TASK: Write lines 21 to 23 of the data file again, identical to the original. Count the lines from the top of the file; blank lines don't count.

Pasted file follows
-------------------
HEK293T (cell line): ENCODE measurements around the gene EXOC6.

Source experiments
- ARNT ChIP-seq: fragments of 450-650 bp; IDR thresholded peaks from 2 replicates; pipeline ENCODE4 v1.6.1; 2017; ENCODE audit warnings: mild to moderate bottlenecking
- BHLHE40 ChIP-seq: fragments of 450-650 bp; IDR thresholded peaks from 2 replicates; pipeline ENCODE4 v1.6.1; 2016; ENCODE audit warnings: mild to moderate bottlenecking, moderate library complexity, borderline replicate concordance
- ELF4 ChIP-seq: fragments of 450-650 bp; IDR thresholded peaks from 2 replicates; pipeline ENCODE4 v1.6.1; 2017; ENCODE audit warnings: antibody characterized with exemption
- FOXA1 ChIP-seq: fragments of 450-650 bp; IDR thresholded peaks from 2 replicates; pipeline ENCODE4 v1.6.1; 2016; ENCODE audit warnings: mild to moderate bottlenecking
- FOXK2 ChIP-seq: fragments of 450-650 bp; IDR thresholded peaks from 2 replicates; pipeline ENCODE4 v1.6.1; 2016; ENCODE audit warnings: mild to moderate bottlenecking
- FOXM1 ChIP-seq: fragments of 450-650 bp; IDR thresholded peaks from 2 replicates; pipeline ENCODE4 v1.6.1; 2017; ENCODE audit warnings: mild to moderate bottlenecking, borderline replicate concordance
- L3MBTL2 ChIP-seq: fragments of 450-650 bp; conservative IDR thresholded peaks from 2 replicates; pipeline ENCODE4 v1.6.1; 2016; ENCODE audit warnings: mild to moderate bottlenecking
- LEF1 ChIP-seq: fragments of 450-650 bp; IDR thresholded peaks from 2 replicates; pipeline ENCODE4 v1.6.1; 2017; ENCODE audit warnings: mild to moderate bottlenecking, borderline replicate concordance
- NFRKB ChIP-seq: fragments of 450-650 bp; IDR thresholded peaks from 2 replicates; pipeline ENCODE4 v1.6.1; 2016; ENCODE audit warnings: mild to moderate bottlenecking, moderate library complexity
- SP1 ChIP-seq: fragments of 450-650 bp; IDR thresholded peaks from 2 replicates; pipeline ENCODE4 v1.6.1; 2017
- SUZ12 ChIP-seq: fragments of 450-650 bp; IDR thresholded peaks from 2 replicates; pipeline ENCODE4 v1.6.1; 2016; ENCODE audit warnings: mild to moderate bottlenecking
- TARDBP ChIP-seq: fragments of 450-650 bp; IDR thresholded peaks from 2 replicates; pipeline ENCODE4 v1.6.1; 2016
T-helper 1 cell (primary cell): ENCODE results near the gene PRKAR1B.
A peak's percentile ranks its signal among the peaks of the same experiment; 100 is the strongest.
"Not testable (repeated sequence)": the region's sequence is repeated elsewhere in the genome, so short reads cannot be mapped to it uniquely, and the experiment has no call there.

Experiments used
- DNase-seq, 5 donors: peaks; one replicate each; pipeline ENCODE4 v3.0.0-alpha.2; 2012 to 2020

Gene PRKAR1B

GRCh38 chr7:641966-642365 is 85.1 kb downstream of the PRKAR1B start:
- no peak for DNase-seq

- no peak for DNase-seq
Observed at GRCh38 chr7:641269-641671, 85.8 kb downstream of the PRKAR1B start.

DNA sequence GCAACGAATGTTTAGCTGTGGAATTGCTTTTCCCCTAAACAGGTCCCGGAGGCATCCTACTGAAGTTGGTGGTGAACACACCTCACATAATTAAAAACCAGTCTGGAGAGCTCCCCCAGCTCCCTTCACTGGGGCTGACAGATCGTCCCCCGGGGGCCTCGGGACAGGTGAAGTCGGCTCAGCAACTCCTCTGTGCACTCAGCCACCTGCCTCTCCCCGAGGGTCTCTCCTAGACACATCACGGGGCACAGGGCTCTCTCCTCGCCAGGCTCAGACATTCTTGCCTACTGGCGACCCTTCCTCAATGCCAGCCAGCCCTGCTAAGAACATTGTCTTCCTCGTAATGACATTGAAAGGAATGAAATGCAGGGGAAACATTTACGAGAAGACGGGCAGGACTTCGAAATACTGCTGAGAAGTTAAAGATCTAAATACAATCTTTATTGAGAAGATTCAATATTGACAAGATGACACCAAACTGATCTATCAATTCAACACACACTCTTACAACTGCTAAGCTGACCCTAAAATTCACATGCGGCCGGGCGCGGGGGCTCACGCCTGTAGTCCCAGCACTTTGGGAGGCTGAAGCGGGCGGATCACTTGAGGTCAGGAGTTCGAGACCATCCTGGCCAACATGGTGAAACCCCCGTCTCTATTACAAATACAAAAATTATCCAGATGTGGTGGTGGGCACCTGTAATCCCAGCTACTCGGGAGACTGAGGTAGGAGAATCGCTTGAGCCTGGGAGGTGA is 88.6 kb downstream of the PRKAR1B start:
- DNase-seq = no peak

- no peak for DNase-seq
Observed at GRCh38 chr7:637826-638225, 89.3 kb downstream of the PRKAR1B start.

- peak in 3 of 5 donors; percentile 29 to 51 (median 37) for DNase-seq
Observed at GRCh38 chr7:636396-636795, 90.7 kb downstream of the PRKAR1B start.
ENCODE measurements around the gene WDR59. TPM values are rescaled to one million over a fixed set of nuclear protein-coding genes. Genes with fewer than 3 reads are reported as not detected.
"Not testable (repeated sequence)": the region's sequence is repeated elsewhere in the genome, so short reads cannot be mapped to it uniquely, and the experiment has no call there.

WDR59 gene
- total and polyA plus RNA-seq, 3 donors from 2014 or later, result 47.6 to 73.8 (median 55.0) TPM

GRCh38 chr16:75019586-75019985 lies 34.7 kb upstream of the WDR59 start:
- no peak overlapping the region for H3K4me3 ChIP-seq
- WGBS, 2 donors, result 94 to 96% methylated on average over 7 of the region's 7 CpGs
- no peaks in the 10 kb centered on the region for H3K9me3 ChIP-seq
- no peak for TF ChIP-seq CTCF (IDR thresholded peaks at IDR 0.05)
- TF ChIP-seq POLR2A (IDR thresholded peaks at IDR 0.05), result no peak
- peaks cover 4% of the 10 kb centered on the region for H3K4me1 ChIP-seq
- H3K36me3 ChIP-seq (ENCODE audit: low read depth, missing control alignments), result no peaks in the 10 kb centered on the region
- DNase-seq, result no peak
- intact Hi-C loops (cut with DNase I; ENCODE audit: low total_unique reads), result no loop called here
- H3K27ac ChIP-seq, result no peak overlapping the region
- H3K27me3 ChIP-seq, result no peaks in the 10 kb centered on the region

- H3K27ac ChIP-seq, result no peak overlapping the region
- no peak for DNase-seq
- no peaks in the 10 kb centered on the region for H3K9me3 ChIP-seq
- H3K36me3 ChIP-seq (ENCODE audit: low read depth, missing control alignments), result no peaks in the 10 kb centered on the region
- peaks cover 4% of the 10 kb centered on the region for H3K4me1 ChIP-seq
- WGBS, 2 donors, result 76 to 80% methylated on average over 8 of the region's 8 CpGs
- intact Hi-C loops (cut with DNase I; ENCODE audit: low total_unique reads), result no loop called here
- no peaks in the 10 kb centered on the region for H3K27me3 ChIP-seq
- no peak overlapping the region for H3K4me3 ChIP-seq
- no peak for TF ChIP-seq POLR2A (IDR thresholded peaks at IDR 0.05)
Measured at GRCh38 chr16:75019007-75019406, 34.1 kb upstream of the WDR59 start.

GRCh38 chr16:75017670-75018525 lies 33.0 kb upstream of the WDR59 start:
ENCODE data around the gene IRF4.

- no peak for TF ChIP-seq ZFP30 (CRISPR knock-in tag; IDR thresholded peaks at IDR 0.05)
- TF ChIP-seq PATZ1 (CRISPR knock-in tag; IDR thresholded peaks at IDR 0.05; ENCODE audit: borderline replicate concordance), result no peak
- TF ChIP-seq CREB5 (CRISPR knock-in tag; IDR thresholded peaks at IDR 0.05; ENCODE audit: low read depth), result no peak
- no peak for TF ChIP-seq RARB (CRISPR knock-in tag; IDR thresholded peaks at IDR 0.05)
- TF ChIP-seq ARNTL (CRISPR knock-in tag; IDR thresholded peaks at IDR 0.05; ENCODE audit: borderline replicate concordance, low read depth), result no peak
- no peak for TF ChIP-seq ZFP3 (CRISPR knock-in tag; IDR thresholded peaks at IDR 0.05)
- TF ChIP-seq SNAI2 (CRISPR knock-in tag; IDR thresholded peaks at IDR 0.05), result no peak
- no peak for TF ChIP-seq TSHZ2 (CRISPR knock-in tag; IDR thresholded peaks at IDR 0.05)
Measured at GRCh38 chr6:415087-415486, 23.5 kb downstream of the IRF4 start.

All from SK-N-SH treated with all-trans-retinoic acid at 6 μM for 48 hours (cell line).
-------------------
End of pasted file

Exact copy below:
GRCh38 chr7:641966-642365 is 85.1 kb downstream of the PRKAR1B start:
- no peak for DNase-seq

- no peak for DNase-seq